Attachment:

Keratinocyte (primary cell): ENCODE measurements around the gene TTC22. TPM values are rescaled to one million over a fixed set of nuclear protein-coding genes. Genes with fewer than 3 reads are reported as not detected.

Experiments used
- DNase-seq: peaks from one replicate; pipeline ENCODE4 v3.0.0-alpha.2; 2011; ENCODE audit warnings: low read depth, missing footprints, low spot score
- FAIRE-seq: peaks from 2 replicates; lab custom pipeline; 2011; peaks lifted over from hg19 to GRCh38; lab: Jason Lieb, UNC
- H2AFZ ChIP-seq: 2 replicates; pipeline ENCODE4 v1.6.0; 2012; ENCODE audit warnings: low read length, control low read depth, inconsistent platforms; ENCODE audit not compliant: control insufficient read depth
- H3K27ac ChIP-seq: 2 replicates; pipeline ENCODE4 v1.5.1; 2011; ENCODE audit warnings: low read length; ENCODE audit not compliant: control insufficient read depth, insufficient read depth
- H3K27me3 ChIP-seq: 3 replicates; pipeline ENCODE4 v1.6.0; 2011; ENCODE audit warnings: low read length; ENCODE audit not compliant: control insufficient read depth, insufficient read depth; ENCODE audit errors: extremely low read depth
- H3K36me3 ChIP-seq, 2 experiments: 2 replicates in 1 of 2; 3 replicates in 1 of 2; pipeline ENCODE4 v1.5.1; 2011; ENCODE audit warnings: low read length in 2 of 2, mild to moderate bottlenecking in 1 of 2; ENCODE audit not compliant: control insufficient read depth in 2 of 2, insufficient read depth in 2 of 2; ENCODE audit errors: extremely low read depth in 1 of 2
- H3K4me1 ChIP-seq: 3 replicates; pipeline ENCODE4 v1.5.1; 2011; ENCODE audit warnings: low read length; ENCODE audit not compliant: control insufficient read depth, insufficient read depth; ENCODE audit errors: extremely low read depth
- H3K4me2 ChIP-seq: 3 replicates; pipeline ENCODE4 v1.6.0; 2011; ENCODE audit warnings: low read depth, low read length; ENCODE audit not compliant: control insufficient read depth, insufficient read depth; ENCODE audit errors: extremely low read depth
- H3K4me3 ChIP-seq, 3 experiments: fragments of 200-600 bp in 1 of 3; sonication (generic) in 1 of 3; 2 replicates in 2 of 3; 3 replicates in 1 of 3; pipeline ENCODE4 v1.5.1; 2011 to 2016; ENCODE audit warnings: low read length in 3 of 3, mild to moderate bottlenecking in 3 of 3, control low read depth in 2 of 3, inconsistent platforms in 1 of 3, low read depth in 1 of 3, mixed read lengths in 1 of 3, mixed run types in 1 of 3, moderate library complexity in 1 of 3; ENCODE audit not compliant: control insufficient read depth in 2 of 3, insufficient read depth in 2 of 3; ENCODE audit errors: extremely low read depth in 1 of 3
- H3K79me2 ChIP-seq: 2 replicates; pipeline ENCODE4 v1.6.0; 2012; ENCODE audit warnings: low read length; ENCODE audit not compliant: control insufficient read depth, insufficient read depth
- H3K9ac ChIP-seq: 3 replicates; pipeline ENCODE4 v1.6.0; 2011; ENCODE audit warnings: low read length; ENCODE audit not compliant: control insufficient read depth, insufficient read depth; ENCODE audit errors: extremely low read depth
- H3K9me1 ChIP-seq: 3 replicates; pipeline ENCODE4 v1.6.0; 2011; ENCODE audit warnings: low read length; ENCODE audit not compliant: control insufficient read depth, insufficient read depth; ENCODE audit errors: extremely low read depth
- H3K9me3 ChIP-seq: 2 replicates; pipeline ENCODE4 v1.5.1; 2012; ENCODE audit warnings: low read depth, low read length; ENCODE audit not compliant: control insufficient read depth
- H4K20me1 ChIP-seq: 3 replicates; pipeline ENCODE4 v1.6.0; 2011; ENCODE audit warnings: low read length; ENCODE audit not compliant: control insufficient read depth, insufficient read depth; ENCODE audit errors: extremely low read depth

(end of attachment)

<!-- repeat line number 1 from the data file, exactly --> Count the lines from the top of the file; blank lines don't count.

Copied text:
Keratinocyte (primary cell): ENCODE measurements around the gene TTC22. TPM values are rescaled to one million over a fixed set of nuclear protein-coding genes. Genes with fewer than 3 reads are reported as not detected.